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Note: this assignment, due Dec. 4, is for students in Group IV (Rowe, Spielman, Conrad) only.

Please respond to the following question in approximately two pages (double spaced). (Needless to say this should be your own original work.)

In §49 of the Ideas, p. 110, Husserl discusses a possibility which he calls the ``annihilation of the world,'' in which my experiences would no longer have the coherence necessary to make them experiences of one self-consistent reality. Obviously, in that case, the contents of my consciousness would be different than they now are (Husserl says the would be ``modified''): whereas they are now orderly, coherent, characterized by a background ``general positing'' of natural reality, etc., they would then be chaotic and lack any long term positing of transcendent objects. Why doesn't this show, according to Husserl, that consciousness is dependent on the world? Why does it not contradict what he says in §88 (pp. 215-16): that after the ``bracketing'' or ``exclusion'' of the entire world (so that only consciousness is left as a ``residuum''), ``everything, so to speak, remains as of old''?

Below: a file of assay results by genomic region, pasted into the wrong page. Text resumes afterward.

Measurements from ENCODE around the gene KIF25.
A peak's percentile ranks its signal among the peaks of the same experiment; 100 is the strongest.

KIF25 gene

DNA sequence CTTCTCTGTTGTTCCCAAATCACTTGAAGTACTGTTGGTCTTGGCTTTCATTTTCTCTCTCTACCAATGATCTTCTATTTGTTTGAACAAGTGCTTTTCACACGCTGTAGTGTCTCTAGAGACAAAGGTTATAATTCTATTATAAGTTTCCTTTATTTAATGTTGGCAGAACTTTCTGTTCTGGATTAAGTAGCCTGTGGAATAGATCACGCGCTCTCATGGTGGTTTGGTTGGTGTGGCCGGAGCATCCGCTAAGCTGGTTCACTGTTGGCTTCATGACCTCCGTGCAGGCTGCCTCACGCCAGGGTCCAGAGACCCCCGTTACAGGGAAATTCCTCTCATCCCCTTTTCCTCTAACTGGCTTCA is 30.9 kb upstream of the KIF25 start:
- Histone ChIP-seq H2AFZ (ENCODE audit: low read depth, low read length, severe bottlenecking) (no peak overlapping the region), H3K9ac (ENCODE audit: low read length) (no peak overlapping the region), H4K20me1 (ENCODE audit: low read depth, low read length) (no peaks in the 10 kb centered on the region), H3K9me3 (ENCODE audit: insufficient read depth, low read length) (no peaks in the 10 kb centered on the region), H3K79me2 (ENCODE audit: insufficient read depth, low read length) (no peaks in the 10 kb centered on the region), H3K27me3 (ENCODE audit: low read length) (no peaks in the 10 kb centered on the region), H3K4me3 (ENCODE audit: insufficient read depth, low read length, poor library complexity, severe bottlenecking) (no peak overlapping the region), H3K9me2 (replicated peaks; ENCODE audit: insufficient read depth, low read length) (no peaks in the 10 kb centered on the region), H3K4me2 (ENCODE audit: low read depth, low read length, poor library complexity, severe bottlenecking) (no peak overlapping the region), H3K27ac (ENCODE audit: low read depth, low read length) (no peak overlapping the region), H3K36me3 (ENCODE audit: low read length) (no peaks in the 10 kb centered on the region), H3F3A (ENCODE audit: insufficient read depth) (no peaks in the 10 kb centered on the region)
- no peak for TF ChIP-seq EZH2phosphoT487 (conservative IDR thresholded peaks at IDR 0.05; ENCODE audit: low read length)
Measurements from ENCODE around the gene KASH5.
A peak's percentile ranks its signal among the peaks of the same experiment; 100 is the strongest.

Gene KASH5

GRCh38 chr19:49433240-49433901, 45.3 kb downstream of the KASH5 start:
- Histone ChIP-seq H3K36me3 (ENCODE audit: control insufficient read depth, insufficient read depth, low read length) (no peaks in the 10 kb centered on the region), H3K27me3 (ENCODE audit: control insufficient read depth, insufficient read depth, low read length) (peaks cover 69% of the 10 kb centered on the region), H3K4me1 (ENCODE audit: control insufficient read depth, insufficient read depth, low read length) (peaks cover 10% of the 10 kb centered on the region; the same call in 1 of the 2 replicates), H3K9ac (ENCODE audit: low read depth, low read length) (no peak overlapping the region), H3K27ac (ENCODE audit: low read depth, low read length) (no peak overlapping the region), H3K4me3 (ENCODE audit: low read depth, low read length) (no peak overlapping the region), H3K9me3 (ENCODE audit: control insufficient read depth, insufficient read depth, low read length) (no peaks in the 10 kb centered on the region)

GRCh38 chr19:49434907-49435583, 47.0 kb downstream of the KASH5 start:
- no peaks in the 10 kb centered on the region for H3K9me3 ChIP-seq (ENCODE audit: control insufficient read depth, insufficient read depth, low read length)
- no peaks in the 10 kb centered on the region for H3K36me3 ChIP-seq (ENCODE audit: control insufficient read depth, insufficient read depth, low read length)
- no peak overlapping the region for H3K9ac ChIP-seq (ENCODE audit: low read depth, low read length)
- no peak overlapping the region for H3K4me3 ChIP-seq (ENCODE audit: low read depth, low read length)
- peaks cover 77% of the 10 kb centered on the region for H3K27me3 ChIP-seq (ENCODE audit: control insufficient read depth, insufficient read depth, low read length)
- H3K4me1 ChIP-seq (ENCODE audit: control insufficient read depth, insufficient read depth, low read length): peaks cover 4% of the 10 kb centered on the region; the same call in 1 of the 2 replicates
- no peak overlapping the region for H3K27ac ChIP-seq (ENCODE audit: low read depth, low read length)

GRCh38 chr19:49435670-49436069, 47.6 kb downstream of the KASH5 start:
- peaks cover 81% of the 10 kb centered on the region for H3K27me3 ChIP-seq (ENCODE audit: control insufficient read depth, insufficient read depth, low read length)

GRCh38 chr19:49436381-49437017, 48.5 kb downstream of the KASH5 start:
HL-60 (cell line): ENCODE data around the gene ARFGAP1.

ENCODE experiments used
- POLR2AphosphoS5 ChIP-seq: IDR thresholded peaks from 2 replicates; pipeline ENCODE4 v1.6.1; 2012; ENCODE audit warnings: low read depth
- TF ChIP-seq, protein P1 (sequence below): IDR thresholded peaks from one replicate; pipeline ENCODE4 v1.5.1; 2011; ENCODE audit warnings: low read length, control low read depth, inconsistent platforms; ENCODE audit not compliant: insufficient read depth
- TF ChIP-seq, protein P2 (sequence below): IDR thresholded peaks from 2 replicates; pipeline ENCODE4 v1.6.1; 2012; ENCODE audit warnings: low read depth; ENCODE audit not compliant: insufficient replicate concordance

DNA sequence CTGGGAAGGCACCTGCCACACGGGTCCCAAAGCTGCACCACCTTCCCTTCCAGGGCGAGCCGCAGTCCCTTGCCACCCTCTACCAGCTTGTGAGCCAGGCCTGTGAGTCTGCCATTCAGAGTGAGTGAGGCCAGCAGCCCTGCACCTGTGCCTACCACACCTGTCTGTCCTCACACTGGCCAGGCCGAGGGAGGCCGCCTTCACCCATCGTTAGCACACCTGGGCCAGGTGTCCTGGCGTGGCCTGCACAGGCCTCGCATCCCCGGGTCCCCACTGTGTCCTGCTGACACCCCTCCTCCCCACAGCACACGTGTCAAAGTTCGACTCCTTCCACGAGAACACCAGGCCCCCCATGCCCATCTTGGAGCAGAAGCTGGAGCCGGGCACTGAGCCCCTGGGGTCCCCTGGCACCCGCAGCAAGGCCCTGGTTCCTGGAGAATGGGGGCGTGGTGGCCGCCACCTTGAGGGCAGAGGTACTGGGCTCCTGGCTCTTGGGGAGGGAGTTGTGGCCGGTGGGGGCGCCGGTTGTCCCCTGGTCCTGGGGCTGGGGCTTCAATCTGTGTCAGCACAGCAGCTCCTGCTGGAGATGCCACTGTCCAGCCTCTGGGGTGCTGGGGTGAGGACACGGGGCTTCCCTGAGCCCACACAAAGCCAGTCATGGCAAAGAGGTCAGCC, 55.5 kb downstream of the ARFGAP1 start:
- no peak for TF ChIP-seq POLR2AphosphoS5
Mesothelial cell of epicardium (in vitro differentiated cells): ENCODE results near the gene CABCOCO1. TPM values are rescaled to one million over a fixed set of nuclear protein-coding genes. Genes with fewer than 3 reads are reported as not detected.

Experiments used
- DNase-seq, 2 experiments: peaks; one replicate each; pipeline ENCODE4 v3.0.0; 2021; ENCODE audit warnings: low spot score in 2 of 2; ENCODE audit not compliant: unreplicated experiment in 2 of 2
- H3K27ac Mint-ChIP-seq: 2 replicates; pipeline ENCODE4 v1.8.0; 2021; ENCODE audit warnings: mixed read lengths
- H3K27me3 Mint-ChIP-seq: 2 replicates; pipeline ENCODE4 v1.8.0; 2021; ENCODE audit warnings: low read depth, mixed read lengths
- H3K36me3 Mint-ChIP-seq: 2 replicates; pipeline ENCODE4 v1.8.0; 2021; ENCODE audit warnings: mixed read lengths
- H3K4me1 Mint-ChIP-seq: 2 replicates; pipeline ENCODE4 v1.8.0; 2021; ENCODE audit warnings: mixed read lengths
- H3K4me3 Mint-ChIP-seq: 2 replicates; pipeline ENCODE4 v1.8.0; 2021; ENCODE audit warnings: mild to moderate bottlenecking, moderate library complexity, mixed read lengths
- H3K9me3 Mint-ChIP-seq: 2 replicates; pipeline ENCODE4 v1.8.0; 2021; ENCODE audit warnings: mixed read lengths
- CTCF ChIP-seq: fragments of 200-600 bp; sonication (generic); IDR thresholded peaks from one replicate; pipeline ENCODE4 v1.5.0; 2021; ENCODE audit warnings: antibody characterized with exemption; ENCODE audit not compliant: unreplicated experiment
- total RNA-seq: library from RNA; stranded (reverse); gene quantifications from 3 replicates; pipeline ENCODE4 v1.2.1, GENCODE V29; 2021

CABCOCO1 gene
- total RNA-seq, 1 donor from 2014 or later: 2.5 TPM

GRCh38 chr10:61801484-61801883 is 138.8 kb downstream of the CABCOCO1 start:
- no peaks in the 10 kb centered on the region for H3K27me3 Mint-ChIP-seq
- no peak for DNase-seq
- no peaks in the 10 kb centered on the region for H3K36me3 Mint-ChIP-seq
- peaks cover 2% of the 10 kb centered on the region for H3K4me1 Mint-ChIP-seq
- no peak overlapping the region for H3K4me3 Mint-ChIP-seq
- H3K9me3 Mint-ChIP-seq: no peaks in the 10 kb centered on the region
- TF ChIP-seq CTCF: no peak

Abe Stone 2008-11-20